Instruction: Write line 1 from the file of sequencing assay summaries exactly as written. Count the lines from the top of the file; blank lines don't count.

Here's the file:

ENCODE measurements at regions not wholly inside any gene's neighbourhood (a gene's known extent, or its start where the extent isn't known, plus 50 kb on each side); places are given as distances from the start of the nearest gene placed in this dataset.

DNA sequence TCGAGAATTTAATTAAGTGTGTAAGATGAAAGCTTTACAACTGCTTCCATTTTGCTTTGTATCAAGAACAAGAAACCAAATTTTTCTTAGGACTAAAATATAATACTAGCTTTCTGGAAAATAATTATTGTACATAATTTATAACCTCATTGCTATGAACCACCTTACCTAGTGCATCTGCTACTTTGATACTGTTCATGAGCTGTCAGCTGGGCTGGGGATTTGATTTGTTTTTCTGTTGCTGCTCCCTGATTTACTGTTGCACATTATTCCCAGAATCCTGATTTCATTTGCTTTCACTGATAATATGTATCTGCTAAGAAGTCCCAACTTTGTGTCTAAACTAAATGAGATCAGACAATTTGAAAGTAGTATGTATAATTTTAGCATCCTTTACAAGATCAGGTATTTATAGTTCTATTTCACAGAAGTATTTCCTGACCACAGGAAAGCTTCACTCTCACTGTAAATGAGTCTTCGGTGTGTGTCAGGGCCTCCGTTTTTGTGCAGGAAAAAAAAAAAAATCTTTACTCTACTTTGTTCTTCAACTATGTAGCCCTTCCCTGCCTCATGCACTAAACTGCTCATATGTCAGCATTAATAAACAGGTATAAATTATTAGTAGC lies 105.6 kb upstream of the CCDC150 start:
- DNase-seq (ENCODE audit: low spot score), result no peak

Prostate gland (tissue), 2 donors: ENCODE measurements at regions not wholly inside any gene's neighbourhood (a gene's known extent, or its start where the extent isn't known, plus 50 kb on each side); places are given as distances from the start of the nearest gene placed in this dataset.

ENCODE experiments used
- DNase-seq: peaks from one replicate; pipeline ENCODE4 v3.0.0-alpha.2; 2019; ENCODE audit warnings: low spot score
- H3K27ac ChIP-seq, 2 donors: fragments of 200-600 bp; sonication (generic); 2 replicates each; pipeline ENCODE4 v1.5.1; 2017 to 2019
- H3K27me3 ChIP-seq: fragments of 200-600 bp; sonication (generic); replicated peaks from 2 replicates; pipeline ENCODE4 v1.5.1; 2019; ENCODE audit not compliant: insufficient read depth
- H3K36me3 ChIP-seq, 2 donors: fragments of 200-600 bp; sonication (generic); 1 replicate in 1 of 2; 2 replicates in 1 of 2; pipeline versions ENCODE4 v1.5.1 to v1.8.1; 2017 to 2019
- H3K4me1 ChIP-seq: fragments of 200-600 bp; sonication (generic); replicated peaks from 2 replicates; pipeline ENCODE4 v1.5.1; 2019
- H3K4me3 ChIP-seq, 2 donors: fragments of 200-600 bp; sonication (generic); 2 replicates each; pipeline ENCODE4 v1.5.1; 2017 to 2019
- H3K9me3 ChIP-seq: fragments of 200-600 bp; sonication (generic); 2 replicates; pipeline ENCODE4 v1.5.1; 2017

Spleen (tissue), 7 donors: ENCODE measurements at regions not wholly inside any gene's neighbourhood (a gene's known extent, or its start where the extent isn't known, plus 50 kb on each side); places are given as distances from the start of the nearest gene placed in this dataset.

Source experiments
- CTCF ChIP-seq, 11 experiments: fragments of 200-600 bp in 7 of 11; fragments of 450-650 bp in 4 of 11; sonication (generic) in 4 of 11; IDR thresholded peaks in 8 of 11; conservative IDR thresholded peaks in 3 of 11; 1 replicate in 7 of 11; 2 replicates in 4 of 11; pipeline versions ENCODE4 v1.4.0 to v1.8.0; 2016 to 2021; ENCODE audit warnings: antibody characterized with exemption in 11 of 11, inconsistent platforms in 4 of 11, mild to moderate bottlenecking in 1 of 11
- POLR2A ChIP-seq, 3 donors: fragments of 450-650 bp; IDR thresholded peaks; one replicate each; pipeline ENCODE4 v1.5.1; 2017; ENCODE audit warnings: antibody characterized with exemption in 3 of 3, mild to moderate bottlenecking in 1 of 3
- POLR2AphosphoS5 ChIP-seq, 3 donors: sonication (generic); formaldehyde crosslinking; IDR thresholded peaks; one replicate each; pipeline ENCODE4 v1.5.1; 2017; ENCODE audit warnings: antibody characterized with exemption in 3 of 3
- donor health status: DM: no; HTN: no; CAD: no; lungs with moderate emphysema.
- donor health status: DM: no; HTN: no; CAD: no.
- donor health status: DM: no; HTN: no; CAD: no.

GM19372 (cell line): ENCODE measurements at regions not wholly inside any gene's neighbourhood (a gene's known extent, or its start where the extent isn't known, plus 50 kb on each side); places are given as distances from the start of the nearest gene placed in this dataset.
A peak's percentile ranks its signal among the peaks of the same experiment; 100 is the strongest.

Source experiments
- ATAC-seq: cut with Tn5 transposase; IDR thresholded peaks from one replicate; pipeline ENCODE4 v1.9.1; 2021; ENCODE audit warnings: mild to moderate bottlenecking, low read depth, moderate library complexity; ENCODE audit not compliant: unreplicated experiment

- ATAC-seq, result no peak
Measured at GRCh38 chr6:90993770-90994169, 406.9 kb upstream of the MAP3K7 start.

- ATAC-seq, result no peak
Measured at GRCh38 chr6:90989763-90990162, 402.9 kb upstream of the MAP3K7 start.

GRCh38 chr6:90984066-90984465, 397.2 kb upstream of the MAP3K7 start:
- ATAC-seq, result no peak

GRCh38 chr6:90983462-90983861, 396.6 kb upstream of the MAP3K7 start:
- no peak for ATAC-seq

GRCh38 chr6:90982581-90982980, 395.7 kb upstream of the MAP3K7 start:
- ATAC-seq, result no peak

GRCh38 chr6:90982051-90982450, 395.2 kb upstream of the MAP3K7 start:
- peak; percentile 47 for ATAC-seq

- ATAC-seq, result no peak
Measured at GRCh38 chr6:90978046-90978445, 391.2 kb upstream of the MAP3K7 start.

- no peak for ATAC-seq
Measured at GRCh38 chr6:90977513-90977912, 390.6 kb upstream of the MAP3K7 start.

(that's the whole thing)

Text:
ENCODE measurements at regions not wholly inside any gene's neighbourhood (a gene's known extent, or its start where the extent isn't known, plus 50 kb on each side); places are given as distances from the start of the nearest gene placed in this dataset.